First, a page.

Daniel Ricciardo, AlphaTauri, Circuit of the Americas, 2023

‘Wrong’ to think we could do better than Newey and Wache, says new RB boss

RaceFans Round-up

Posted on

| Written by

In the round-up: Peter Bayer, the new CEO of Red Bull’s junior team currently known as ‘RB’, admits their former development direction was a mistake.

In brief

“Little brother” team chose wrong development path

The team which competed as AlphaTauri last year began to move its car design closer to that of Red Bull towards the end of the season, when it enjoyed a clear upswing in performance. It intends to continue that trend next year, and Bayer is confident they are now on the right track.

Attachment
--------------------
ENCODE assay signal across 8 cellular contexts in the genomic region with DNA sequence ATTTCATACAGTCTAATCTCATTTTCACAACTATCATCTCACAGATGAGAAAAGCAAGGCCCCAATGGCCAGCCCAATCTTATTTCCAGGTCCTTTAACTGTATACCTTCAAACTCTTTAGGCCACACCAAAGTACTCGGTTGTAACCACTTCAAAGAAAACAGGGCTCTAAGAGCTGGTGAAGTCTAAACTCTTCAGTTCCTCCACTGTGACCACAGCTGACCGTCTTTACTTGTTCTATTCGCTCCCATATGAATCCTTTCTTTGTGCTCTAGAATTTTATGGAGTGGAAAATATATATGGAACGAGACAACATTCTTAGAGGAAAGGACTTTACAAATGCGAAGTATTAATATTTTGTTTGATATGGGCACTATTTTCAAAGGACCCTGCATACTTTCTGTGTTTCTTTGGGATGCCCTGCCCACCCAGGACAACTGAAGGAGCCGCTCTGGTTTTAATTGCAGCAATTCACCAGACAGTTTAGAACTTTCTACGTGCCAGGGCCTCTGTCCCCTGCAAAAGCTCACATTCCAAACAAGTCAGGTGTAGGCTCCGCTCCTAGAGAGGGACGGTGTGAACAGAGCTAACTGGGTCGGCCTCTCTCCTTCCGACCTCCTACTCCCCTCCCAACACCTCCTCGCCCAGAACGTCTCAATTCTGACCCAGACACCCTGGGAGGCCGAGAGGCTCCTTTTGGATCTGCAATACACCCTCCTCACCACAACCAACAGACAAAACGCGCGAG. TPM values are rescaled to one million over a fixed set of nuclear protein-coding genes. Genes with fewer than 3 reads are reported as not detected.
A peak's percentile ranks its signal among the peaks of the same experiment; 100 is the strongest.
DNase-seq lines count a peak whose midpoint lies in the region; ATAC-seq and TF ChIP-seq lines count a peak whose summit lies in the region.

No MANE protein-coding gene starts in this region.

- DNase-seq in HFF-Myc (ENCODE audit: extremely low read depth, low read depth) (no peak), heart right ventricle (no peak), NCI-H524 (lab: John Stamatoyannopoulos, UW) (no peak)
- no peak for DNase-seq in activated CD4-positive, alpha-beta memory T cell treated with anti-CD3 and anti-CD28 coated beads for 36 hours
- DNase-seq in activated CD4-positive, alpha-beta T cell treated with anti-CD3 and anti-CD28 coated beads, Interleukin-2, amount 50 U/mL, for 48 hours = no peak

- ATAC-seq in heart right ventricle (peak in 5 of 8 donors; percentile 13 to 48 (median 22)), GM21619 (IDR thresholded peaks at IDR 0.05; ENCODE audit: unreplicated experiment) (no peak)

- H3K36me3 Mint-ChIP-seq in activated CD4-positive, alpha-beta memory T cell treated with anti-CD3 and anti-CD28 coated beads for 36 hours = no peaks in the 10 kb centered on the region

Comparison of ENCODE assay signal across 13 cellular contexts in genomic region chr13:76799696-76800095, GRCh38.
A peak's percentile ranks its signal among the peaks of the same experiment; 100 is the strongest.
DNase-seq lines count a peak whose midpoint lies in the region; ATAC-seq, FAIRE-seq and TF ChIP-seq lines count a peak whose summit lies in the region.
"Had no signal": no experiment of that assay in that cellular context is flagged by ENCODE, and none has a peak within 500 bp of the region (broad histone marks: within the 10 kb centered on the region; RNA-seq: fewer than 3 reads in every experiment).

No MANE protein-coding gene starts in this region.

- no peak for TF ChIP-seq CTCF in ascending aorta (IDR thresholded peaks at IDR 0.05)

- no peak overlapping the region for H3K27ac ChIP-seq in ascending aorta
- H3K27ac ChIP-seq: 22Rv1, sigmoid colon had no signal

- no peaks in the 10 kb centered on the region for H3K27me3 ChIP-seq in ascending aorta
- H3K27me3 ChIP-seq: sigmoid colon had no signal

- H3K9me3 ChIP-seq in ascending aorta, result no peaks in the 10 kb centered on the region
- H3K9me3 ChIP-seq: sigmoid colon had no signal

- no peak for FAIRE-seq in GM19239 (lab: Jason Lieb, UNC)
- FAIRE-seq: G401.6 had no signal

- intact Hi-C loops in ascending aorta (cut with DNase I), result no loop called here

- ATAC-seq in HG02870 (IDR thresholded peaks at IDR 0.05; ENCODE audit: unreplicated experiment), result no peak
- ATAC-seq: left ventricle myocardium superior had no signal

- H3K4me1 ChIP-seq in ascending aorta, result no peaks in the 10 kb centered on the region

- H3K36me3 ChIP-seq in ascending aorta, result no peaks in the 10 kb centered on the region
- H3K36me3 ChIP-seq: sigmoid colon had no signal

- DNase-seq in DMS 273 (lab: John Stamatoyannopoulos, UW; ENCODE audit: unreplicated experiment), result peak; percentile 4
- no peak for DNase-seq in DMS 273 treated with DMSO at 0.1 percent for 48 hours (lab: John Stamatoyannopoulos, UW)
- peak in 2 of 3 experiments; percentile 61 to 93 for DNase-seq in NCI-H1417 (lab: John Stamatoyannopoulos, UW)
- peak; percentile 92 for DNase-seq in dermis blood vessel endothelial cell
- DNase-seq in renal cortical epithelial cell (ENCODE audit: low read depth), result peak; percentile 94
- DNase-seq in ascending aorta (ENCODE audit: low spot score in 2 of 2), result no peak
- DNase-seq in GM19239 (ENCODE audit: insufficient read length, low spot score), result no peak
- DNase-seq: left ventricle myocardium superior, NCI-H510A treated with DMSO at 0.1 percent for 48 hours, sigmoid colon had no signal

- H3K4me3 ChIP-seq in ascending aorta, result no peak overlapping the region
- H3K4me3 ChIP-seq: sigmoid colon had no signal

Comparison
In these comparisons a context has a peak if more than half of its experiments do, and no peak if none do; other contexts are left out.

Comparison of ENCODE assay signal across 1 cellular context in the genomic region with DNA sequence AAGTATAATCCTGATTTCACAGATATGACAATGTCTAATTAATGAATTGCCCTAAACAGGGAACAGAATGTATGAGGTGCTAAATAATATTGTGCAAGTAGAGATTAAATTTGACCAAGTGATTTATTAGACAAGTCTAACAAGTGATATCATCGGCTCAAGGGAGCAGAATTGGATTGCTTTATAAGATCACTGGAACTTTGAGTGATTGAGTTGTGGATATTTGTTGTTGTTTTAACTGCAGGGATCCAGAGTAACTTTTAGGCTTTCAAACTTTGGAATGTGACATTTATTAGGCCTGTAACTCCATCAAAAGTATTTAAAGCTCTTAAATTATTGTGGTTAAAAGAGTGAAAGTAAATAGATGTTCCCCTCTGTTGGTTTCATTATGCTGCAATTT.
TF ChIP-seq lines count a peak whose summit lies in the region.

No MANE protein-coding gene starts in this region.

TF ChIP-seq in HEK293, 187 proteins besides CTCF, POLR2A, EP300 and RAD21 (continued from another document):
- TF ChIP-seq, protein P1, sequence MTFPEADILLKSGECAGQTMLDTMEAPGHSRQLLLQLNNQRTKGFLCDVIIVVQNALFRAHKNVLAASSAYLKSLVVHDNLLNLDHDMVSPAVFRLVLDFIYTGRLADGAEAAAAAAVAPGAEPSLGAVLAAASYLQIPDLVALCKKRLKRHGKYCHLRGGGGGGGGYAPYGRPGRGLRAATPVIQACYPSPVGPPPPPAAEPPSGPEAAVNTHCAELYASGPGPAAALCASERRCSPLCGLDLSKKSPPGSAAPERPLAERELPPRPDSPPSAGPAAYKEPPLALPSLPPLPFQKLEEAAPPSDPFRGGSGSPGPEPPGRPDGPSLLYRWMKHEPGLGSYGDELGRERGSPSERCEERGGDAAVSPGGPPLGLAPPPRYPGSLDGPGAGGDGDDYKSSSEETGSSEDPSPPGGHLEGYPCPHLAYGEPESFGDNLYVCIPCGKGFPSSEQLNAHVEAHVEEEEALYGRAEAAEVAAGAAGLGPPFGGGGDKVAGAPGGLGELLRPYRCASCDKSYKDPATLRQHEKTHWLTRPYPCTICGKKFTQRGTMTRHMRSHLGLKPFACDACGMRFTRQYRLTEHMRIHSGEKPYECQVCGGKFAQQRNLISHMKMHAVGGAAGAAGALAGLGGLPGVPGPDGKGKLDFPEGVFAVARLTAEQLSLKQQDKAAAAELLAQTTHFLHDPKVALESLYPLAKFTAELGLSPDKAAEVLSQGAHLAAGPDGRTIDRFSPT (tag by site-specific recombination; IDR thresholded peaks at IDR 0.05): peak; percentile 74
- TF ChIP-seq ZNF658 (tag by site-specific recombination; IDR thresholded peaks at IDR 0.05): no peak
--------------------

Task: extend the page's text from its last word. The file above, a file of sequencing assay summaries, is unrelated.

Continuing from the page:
“I think we have everything it takes to be successful in the sport,” he told Motorsport Magazin. “There are various themes, but I think the main reason why we are not higher in the rankings was the belief of some engineers that they can do things better than Red Bull Racing with [designers] Pierre Wache and Adrian Newey.

“Back then they managed to assert themselves. But if you look at the situation today, every team is replicating Red Bull. We are the little brother and we believed we could go our own way. That was wrong and that’s why we are where we are today.”

Carlin becomes Rodin

Junior single-seater team Carlin, former home to many Formula 1 stars including seven drivers in this year’s field, will rebrand as Rodin this year following its takeover by the sports brand owned by David Dicker. “The move boosts the team’s performance ambitions on track and further strengthens the company’s business foundations,” it said in a statement.